A National Directory of Drug Treatment Centers and Alcohol Treatment Centers, Therapists and Specialists. A free, simple directory providing assistance and guidance for those seeking help regarding alcohol addiction, drug addiction, dependency and many other conditions that affect the mind, body and soul.
Call 800-580-9104 to speak with an alcohol or drug abuse counselor.

Schizophrenia Linked To Dysfunction In Molecular Brain Pathway Activated By Marijuana

Alterations in a molecular brain pathway activated by marijuana may contribute to the cognitive symptoms of schizophrenia, according to a report in the July issue of Archives of General Psychiatry, one of the JAMA/Archives journals.

Expression of the cannabinoid 1 receptor (CB1R), the site of action of the main chemical ingredient of marijuana, is significantly reduced in the brains of individuals with schizophrenia. Activation of CB1R impairs signaling by gamma-aminobutyric acid (GABA), an important neurotransmitter essential for core cognitive processes such as working memory. The use of marijuana in individuals with schizophrenia appears to worsen this deficit in GABA synthesis.

Since reduced GABA is known to be present in schizophrenia, these findings suggest possible new drug targets that could help to improve function in people with the mental illness, University of Pittsburgh School of Medicine researchers report.

Heavy marijuana use, particularly in adolescence, appears to be associated with an increased risk for the later development of schizophrenia, and the course of illness is worse for people with schizophrenia who use marijuana,” said David A. Lewis, M.D., corresponding author of the study and UPMC Endowed Professor in Translational Neuroscience, Western Psychiatric Institute and Clinic, University of Pittsburgh School of Medicine. “We wanted to understand the biological mechanisms that could explain these observations, and with this study, I believe that we can narrow down at least part of the ‘why’ to CB1R, the receptor for both tetrahydrocannabinol (THC), the main psychoactive ingredient in marijuana, and the brains own cannabinoid chemical messengers.”

Dr. Lewis and his colleagues examined specimens of brain tissue collected after death from 23 people with schizophrenia and 23 normal comparison subjects matched for a number of factors, including age and sex. The researchers evaluated levels of CB1R messenger RNA and protein, and also measured levels of glutamic acid decarboxylase (GAD-67), an enzyme that makes GABA, and cholecystokinin (CCK), a neuropeptide released from GABA neurons that, among other actions, regulates the production of the brain’s own cannabinoids.

“CB1R levels were significantly 15 percent lower in the subjects with schizophrenia,” Dr. Lewis said. “We measured these biochemical messengers using three techniques, and each time got the same answer – less CB1R in people with schizophrenia.” This reduction, he noted, appears to be the brain’s way of compensating for lower levels of GABA, and the use of marijuana defeats this compensation.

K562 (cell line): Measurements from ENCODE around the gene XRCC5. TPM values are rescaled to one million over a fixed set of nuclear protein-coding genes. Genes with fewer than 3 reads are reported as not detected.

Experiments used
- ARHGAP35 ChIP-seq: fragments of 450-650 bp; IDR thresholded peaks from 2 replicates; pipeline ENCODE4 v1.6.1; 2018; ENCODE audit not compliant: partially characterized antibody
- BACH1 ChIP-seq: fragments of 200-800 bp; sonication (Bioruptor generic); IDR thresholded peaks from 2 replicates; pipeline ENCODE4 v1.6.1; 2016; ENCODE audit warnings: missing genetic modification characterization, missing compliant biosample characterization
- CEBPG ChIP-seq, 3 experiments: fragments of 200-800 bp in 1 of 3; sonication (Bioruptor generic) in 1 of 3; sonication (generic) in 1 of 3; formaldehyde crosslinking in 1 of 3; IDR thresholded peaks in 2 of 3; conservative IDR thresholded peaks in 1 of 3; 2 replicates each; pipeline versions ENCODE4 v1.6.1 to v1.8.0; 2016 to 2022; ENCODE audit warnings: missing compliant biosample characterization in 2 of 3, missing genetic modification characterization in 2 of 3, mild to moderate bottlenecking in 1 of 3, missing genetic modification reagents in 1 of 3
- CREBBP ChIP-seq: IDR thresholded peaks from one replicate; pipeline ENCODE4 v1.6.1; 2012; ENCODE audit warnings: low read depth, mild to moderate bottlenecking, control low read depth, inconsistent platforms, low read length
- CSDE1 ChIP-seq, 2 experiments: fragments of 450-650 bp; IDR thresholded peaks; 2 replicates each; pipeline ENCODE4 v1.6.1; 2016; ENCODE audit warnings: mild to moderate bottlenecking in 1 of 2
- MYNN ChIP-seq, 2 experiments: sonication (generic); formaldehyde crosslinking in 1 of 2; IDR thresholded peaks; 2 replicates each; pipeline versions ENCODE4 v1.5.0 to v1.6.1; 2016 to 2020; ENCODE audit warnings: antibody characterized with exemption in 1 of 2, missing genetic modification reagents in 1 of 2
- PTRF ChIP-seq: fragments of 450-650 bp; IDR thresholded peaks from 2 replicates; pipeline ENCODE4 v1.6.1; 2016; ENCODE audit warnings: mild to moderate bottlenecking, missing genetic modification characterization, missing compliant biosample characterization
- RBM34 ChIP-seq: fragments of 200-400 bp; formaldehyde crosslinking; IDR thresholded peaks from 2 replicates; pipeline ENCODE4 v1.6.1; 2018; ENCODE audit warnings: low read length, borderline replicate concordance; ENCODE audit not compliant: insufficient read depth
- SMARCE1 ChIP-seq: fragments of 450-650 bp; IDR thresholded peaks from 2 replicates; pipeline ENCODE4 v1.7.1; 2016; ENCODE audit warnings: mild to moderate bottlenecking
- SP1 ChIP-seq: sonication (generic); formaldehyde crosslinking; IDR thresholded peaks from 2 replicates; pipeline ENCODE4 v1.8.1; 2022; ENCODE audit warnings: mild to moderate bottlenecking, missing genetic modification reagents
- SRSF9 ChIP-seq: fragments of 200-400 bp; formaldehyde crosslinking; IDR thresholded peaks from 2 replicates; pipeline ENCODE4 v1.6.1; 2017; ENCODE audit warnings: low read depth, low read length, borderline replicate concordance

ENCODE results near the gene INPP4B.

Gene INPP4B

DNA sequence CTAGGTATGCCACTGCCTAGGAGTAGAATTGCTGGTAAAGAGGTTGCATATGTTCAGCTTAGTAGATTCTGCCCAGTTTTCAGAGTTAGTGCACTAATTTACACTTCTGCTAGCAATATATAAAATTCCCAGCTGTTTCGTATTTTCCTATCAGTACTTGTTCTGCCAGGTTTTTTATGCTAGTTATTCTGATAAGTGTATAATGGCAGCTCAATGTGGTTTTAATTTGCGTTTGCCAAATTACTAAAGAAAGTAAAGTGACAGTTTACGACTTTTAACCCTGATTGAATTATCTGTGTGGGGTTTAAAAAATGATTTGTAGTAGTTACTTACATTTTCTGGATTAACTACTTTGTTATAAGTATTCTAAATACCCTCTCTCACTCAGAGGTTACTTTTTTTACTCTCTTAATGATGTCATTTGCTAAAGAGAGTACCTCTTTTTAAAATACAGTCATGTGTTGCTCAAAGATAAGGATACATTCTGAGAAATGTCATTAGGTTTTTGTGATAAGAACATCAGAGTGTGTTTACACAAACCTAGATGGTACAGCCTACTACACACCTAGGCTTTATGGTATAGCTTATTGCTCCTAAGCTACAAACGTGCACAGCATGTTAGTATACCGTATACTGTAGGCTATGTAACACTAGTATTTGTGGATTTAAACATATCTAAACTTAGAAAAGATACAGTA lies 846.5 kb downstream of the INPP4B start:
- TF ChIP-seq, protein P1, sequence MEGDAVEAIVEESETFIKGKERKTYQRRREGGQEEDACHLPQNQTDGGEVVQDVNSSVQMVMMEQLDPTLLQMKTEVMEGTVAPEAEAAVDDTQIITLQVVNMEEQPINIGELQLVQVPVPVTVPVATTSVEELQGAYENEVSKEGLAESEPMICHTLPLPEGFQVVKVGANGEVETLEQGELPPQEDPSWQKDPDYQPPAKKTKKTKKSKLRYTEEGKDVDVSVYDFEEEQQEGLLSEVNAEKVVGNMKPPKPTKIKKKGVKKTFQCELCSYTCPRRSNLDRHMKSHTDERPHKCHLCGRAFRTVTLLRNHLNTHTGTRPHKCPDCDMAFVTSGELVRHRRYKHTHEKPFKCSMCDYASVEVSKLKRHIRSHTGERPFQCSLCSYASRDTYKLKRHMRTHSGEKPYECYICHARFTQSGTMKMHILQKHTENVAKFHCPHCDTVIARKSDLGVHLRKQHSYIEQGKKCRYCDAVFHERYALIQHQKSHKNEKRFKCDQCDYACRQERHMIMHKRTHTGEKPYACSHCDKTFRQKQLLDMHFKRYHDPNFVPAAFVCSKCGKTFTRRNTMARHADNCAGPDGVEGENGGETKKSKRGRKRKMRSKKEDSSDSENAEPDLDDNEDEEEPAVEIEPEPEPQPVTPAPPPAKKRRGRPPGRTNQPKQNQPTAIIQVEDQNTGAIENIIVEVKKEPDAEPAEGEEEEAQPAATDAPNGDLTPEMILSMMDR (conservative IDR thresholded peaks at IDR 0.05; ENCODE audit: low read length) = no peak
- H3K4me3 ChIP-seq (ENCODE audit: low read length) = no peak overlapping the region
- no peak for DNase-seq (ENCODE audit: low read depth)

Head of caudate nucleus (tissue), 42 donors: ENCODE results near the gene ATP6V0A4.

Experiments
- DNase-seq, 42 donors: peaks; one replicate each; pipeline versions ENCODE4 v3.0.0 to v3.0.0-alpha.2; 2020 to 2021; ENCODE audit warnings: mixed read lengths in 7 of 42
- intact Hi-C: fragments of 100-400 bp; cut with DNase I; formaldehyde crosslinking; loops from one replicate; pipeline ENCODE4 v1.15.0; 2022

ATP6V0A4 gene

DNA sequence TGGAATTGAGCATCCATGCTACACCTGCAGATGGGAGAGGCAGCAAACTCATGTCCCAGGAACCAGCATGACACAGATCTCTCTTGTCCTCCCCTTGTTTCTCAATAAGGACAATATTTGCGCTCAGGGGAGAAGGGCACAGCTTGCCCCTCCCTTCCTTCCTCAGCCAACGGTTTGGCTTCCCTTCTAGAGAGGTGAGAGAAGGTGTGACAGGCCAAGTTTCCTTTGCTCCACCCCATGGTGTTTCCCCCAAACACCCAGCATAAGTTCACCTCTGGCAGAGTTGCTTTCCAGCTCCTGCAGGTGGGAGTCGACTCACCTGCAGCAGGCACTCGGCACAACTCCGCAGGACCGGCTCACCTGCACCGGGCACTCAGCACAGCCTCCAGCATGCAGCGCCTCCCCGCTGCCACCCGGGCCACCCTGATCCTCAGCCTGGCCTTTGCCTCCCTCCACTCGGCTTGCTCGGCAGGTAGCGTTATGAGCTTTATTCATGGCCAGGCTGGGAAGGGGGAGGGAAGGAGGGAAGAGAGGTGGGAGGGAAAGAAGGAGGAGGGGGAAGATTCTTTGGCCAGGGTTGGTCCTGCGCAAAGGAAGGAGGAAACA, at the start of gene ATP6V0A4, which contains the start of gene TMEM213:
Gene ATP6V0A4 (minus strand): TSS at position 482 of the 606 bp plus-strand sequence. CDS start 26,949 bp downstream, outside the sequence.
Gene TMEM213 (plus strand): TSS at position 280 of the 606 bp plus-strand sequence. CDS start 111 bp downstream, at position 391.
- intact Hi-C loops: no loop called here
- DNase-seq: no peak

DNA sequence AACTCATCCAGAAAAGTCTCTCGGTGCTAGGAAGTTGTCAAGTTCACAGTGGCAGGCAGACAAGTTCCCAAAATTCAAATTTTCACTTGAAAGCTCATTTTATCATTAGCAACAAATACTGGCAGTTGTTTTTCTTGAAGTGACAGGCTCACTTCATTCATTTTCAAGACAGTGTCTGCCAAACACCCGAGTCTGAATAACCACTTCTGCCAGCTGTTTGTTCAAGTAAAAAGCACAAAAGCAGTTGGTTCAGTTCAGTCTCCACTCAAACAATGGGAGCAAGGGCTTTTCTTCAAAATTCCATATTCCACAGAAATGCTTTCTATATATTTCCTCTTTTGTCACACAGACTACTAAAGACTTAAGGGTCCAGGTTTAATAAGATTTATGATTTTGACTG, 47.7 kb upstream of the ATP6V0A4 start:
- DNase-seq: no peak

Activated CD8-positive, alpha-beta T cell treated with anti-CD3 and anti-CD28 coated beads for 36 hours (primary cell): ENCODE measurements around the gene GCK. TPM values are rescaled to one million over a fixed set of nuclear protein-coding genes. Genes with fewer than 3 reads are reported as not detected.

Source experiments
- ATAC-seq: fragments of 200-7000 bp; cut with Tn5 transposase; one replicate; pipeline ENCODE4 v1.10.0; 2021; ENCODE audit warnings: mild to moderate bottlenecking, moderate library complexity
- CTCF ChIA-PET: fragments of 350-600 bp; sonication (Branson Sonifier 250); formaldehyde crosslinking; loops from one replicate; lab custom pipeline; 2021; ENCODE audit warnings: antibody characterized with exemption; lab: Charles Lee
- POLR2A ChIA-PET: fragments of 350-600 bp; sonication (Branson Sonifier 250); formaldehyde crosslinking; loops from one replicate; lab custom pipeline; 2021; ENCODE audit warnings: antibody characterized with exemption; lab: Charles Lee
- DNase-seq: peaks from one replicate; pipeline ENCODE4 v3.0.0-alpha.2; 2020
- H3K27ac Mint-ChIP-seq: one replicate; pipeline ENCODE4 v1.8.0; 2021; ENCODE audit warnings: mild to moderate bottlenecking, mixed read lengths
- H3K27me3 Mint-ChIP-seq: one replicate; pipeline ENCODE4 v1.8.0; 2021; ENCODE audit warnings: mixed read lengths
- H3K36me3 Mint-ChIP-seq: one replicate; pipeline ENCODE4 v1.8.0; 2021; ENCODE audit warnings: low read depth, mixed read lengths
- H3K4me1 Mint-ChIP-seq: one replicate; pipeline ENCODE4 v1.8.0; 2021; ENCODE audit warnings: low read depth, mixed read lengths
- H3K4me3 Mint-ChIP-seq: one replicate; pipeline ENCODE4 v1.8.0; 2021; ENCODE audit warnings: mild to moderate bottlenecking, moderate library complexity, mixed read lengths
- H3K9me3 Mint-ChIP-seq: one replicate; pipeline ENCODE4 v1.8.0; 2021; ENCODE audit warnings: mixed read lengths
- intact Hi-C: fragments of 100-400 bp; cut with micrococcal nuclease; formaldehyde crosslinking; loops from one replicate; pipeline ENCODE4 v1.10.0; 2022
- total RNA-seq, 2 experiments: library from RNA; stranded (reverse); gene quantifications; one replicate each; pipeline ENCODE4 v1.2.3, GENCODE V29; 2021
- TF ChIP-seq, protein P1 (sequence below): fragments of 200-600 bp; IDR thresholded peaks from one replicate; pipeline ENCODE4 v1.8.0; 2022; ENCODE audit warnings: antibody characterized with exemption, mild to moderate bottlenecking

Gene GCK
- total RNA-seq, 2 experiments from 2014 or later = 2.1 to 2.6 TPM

“These findings may provide insight into the biological basis of why cannabis use worsens schizophrenia, and, as a result, identify a novel target for new drug development that could improve treatments available for schizophrenia,” said Dr. Lewis.

Other authors include Stephen M. Eggan, Ph.D., and Takanori Hashimoto, M.D., Ph.D., both of the Department of Psychiatry, University of Pittsburgh School of Medicine.

The study was funded by the National Institutes of Health. Additional funding support for Dr. Eggan came from the University of Pittsburgh’s Andrew Mellon Predoctoral and Scottish Rite fellowships.

source: University of Pittsburgh Medical Center

More Treatment & Detox Articles

Recognizing the Need for Alcohol Addiction Treatment

Alcohol Addiction Treatment Program

It’s never too late to seek help for an addiction to alcohol but there are some ways that we can learn to recognize the need for alcohol addiction treatment long before the severe consequences and physical illness begin to fully set in. If you or someone you love drinks alcohol regularly, there’s a chance that….

Continue reading

Binge drinking danger of giving your child a glass of wine

Just the one: Allowing children a glass of wine with dinner could turn them into binge drinkers in later life Parents who give their child the occasional glass of wine with their meal could be turning them into binge drinkers, scientists have warned. Growing numbers of middle class parents are following the example of French….

Continue reading

Neural Processing Differences in ADHD in Individuals With and Without Prenatal Alcohol Exposure

The adverse effects of prenatal alcohol exposure on behavioral, cognitive, and social development can lead to a range of symptoms referred to as fetal alcohol spectrum disorder (FASD). Attention and cognition problems seen in individuals with a history of prenatal alcohol exposure often resemble those linked to attention deficit hyperactivity disorder (ADHD). An assessment of….

Continue reading

Impulsivity Linked to Cocaine Addiction

Call it the chicken-and-egg debate of the addiction world: Cocaine addicts are known for being frenetic, but which came first, the behavior or the habit? New research indicates that, at least in rats, it’s the behavior that begets addiction. What’s more, the study has pinpointed the character trait–impulsiveness–that is responsible for developing true drug dependence…..

Continue reading